“The updates are really just tweaks. Most users see content from brands not on their pages, but via their newsfeed. So whilst the layout update is important from a brand perspective, it shouldn’t affect any company’s content and the way they engage with their communities,” Diai told NMK.

Changes won’t affect strategy

Diai advises that community managers do not forget that the percentage of people actually looking at their Facebook profile is quite low and that most users see branded content in their newsfeed.

“This layout update is important from a branding perspective but doesn’t really affect your content and community management strategy,” he advised. “What is more of a concern on that front is Facebook’s ‘diktat’ regarding organic reach of Pages’ posts.”

Diai said that the percentage of fans seeing posts that aren’t supported by ad spend is dropping dramatically.

“Organic reach represented 16 per cent of your community two years ago. It’s now more likely that they represent four per cent. From a community of 10,000, that is just 400 people. Knowing that 96 per cent of your community isn’t touched by your content might be quite scary for some brands that spent years and money building these communities,” he warned.

What is the value of Facebook in 2014?

Based on the above maths, Diai believes that several questions then come to mind: What is the real value of being on Facebook as a brand in 2014? Should brands move on to another platform? Should brands invest in social media at all?

“Well, Facebook might be playing with everyone’s feelings and strategies but it remains the most relevant traffic crossroad and more important it is where your audience is,” he argued. “It’s of course the most visited website (after Google) in the UK and above all it’s the website where users spend the most of their time (average of at least 18 minutes per visit) on the web.”

Diai concluded that brands needs to adapt their Facebook strategy and involve advertising spend in their social media budgets.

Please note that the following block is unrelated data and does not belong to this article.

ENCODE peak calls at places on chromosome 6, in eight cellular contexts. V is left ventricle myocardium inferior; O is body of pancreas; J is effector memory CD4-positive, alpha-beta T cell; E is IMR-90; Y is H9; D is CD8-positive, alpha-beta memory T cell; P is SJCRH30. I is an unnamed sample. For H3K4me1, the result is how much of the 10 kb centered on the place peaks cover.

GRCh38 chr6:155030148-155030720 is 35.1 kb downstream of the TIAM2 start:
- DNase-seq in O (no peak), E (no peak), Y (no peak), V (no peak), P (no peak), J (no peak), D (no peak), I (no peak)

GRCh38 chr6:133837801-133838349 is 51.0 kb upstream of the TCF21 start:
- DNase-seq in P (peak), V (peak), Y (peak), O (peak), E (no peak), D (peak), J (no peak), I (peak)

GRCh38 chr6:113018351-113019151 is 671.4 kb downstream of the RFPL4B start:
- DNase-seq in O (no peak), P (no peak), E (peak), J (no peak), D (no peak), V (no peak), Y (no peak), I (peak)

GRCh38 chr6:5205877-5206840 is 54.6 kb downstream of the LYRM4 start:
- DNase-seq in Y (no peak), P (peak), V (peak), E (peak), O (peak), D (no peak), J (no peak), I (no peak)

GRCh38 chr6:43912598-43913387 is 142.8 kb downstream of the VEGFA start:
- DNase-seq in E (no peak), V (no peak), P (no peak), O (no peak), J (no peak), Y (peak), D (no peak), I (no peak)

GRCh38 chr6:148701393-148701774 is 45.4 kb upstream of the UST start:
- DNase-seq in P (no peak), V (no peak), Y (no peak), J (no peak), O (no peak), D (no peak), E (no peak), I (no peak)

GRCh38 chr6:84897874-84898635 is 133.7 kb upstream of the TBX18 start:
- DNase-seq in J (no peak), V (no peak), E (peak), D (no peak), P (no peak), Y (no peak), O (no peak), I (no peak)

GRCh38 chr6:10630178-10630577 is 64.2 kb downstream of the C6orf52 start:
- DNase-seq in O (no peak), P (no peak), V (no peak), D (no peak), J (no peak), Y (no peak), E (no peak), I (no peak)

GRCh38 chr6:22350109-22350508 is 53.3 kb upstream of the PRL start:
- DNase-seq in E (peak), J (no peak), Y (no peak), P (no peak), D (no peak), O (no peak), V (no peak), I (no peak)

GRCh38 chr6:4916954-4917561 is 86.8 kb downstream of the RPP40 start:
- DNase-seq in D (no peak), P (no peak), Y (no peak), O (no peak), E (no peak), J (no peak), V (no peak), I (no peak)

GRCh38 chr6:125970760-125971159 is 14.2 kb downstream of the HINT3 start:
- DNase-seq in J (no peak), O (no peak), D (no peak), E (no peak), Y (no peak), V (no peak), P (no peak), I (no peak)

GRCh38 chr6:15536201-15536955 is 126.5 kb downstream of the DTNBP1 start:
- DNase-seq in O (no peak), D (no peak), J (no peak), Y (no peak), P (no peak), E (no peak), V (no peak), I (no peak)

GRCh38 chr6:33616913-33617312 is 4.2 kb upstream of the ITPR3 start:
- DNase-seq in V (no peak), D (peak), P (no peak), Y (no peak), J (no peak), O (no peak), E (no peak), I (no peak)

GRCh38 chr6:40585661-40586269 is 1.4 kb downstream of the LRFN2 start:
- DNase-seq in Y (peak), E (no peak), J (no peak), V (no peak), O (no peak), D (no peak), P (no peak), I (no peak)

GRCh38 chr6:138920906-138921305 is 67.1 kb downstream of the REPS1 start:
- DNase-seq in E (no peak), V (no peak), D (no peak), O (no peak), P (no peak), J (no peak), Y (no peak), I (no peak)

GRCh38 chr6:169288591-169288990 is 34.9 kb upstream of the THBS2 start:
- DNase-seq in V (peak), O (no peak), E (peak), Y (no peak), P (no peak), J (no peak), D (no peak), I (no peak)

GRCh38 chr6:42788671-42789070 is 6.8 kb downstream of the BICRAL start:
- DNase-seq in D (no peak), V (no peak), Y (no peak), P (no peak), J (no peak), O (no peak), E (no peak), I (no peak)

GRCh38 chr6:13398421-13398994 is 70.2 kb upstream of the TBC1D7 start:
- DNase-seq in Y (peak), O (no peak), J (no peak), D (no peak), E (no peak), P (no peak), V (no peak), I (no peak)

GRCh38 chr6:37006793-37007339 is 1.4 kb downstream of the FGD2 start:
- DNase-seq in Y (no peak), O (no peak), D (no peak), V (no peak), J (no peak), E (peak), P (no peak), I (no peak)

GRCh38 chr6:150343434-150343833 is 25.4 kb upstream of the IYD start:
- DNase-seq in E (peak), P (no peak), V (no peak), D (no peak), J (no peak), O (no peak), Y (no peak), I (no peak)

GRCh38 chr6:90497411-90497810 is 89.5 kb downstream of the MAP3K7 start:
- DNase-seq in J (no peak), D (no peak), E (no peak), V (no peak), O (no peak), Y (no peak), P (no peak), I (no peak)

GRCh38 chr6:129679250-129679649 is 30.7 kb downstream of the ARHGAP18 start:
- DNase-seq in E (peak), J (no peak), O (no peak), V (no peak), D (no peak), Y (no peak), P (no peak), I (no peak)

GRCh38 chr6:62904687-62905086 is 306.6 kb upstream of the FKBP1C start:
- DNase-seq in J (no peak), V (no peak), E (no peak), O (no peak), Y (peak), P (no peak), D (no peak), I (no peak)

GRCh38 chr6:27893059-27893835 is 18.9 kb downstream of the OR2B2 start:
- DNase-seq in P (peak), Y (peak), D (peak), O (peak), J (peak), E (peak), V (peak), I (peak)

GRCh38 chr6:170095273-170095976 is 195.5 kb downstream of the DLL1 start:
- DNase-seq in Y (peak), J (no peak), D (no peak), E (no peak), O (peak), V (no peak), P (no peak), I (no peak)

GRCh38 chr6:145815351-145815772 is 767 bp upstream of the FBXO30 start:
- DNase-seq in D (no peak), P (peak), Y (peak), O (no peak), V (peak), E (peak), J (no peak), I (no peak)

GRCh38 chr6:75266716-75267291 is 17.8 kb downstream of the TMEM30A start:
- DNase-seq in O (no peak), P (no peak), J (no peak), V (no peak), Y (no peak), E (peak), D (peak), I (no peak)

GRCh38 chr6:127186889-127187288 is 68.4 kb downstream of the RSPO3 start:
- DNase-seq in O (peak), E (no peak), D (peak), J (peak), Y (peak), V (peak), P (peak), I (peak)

“Advertising on social media can be a great and cheap way to reach a broader and a very targeted audience. You just have to expect – and accept – Facebook’s changes,” he added.

Usability explained: Examples and advice for successful user guidance


By Marino Casucci

To help online visitors with orientation and to speed up a user’s search for the right product, most web shops use an auto-suggest function. This means, having typed the first few characters into the search field a list of word suggestions will appear.

Today’s searching technologies allow retailers to play off further data such as pricing, customer ratings and brand logos in the list of suggestions. In this way, access to a whole range of products is additionally supported. However, shops still need to be careful when using these techniques as an overload of text and pictures will only lead to confusion among users.

So which information is relevant and which is not? Basically, it’s important to have a focus: Depending on the branch, product range, target group and business strategy, ecommerce managers should consider which additional suggest elements make sense to display. Beyond suggest elements that help most of the visitors – eg. category or product suggestions and prices – this could be tutorials or icons like “new” or “sale”.

Furthermore, it should be carefully considered which suggestions should appear top of the list: Those with the highest search volume? Those relevant for a current promotion? Or those with the highest profit margin? The answer depends on the company goals and on the image that the website is trying to portray. For an online retailer focusing on quality, it does not make sense to display the cheapest products at the top of the list of suggestions. Instead, products with very good customer ratings would fit better for this retailer. Popular European retailers such as HSE24, Rossmann and OBI demonstrate how the suggest function supports merchandising campaigns and content strategies.